Posted by Chris K on March 28th, 2012 | 1 Comment | Tags: closure
I think it was around 5:30 this morning when I came to the conclusion that Closure was my type of game. You see I was stuck on one final puzzle and I just couldn’t step away. I don’t know if it was the game’s brooding soundtrack, frightening and artsy visuals or just me being stubborn. Closure had its hooks in me and when I finally beat that final puzzle — 45 minutes later — I felt like I had achieved something.
This is mostly do to the fact that Closure does not hold your hand. There are no hints, heck there is barely a tutorial. All the things you can do in the game are conveyed to you via some simple instructions painted on the game’s background. Also it helps that there are really just three buttons you use the entire game. But this is something that I truly admire, too frequently are gamer’s spoon-fed level progression. In Closure you need to feed yourself.
The story of Closure is something of a mystery. When you first start you are controlling this 4-legged demon who is traveling in some unknown place where everything is dark. Darkness and light both play a crucial role in the game. By picking up light orbs you can move forward as it lights up the space around you. However if you step away from this light you will fall to your death. It should be noted that many people will probably compare this game to LIMBO, but that really isn’t fair. These games are two separate things entirely. You won’t be killing any children in Closure, trust me. If and when you fall into the darkness the game will reload you to the start of the stage, you can also do this at any time by pressing Select. There are no lives, no timers, it is just you and the puzzle. This is something that I would use to my advantage.
After completing the first section you are greeted to a hub world with three different doors. Each of them allows the demon to see the world through the eyes of human. You have a factory worker, a woman in a forest, and a young girl at a carnival. All three of these doors are unlocked and you can play them in any order. Each person’s story starts off easy and steadily progress to the point where you might be scratching your head for 30 minutes trying to figure out what to do. Having everything available at the onset is something that allows the user to take a break from a certain area if it is too tough and try something else. The worlds for these people are also different, the factory for example is much more industrial having you moving lights around to create platforms to walk on. This game also has some rather creepy artwork, which reminds me a lot of those Scary Stories to Tell in the Dark books. You will move a lamp over to the left and there will be this grotesque looking clown or a huge face of this doctor.
If you want to get far in Closure you will need to master both the world of light and the world of dark. As mentioned before you can only stand where there is light, enter an area of darkness and you will plummet off-screen. You can however use that darkness to your advantage. For instance you may notice that a wall is blocking your path to get to the exit. All you have to do is simply move the light orb away from this wall and suddenly it is no longer an obstacle. The game offers up a wide variety of puzzle elements where you will doing things similar to that. Shooting out lights, moving spotlight, placing orbs in devices that move them around a stage all of these things get masterfully layered upon one another.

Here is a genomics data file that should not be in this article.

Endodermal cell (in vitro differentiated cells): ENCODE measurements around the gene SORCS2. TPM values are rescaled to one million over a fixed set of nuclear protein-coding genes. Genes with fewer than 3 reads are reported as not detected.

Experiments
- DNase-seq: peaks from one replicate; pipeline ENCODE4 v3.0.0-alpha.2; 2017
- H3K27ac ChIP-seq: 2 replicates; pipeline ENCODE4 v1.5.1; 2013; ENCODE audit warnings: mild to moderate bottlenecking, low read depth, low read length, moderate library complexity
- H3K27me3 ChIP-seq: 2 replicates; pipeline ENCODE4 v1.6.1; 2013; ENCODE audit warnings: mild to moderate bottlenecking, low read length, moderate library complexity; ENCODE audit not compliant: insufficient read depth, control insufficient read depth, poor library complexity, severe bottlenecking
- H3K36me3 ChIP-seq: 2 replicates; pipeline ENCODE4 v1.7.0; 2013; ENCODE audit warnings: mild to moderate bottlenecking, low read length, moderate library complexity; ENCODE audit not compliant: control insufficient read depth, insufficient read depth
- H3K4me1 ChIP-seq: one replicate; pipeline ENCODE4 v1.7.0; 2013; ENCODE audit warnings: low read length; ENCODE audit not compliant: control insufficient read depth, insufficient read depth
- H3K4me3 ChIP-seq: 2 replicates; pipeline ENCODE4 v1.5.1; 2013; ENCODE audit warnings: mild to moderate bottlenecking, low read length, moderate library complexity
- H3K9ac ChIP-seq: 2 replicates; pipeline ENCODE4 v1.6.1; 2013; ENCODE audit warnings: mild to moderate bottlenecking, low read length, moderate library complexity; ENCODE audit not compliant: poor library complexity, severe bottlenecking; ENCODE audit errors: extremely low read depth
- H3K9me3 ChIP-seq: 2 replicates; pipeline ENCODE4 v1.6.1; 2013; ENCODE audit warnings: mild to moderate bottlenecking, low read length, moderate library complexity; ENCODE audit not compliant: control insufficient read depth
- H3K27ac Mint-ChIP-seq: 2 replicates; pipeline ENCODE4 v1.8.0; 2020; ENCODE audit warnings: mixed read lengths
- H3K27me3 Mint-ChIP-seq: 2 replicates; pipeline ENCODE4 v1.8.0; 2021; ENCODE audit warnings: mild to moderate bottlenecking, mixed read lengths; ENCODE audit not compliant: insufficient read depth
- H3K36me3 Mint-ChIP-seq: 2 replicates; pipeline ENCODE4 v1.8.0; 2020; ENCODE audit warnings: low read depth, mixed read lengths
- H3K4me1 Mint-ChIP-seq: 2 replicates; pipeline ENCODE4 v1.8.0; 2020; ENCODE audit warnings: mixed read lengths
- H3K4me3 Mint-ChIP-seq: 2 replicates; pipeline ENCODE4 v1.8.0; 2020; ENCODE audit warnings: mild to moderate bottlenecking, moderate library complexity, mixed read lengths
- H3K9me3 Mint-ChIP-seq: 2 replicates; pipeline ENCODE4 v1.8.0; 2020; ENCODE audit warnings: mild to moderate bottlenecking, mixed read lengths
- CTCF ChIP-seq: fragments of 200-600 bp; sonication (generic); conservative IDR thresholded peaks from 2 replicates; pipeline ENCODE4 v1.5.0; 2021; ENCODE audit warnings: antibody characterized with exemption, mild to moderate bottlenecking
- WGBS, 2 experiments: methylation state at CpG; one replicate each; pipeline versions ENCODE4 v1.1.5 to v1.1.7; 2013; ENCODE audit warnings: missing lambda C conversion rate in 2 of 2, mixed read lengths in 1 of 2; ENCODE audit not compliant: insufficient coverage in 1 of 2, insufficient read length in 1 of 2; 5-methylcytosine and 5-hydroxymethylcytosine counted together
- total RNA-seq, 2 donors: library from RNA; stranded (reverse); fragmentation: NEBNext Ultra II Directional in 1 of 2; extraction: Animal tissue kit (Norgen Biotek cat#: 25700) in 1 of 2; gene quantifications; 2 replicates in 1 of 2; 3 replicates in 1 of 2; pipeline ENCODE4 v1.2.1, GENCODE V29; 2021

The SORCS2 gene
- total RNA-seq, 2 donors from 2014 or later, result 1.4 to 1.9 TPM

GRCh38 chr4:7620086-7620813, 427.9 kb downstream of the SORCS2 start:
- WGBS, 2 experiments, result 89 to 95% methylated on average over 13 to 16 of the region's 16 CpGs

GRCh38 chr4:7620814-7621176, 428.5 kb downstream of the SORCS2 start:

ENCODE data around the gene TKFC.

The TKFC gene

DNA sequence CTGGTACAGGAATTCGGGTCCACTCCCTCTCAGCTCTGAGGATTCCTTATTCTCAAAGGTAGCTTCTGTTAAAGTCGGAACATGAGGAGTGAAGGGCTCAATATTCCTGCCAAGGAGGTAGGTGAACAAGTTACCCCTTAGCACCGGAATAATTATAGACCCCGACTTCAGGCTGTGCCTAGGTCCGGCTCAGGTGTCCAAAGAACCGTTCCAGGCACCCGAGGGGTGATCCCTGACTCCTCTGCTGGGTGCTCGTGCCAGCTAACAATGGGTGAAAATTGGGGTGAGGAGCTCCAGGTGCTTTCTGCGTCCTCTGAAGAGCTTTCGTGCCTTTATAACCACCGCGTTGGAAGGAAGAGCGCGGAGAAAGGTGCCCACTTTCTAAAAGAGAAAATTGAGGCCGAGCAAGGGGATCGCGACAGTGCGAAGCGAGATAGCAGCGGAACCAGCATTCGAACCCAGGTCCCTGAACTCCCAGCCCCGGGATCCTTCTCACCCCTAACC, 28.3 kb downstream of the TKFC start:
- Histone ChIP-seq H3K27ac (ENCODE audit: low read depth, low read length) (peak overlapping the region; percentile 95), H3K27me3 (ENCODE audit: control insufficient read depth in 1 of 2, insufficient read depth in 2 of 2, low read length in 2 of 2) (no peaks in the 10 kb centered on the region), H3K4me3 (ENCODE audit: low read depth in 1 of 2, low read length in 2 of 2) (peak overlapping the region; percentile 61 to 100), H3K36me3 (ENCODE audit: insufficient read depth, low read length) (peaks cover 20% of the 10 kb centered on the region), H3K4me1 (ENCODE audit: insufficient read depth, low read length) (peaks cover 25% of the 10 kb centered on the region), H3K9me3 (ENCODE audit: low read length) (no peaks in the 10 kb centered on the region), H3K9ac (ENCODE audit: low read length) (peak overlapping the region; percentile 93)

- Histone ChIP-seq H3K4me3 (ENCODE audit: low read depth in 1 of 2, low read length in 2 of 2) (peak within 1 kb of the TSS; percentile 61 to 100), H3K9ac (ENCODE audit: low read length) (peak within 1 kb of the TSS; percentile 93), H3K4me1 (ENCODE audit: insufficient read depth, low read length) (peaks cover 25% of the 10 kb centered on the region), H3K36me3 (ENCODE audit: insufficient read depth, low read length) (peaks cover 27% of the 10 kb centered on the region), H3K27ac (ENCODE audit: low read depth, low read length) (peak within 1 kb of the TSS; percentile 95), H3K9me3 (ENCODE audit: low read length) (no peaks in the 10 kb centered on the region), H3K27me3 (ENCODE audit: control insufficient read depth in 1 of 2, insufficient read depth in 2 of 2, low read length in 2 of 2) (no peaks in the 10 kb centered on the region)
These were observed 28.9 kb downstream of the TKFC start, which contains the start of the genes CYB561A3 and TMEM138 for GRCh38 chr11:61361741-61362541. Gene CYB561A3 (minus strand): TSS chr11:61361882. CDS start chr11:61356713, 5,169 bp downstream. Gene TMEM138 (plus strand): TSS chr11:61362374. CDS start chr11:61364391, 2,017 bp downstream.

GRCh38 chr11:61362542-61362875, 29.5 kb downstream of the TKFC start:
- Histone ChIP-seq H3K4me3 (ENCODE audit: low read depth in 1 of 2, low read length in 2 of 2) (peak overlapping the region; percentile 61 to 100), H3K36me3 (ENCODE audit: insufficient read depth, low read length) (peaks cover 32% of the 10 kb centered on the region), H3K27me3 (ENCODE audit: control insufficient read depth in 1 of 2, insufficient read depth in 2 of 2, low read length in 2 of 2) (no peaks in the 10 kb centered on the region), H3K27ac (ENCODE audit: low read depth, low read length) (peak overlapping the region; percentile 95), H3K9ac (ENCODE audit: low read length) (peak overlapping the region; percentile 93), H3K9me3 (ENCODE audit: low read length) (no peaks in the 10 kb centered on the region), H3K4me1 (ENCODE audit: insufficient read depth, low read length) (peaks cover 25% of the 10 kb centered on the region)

After completing the game’s 72 stages, 24 for each person, you unlock 10 even more challenging stages. These are what kept me up for the majority of my 8 hour playthrough. Each one of these takes an element that you used earlier in the game and cranks it up to 12. Having completed all those levels without the use of a FAQ or walkthrough was really a rewarding experience.
The game’s award winning soundtrack also helps set a haunting mood while you are playing. Listening to the ambient sounds of the wind as single piano keys play really invokes images from a horror movie. It compliments the games visual style perfectly and really draws you in. One thing that I really loved was when you enter water. The game’s audio will slow down and become muddled, it really makes it feel like you are in a different world. For me, have a cohesive soundtrack really makes or breaks a game. I don’t think Closure would have caught my attention if it wasn’t its music.
If you happen to listen to our podcast you might remember hearing me say that it is 2012 and I shouldn’t have to watch things in black and white. I think we were discussing The Artist right before the Oscars. While I still believe that to hold true for movies, I am willing to let it slide for Closure. The atmosphere brought on by the combination of the game’s chilling musical score and monochromatic visuals really added to my experience while playing. Anyone who was a fan of Braid or similar games should definitely check this out. But be warned, you are in for a challenge.
A copy of this game was provided by the publisher for review purposes. For more info on our review policy click here. This review is for the PlayStation 3 version of the game.
- Developer: Eyebrow Interactive
- Publisher: Eyebrow Interactive
- Release Date: March 2012
- Price: $14.99
- Genre: Puzzle Platformer, Spring Fever
What I Like:
- No hand holding
- Puzzle progression and variety
- The prefect soundtrack for the visuals
- Quick level reloading
What I Dislike:
- Picking up objects can be a little hit or miss at times
- Figuring out how to solve a puzzle and falling to my death on my way to the exit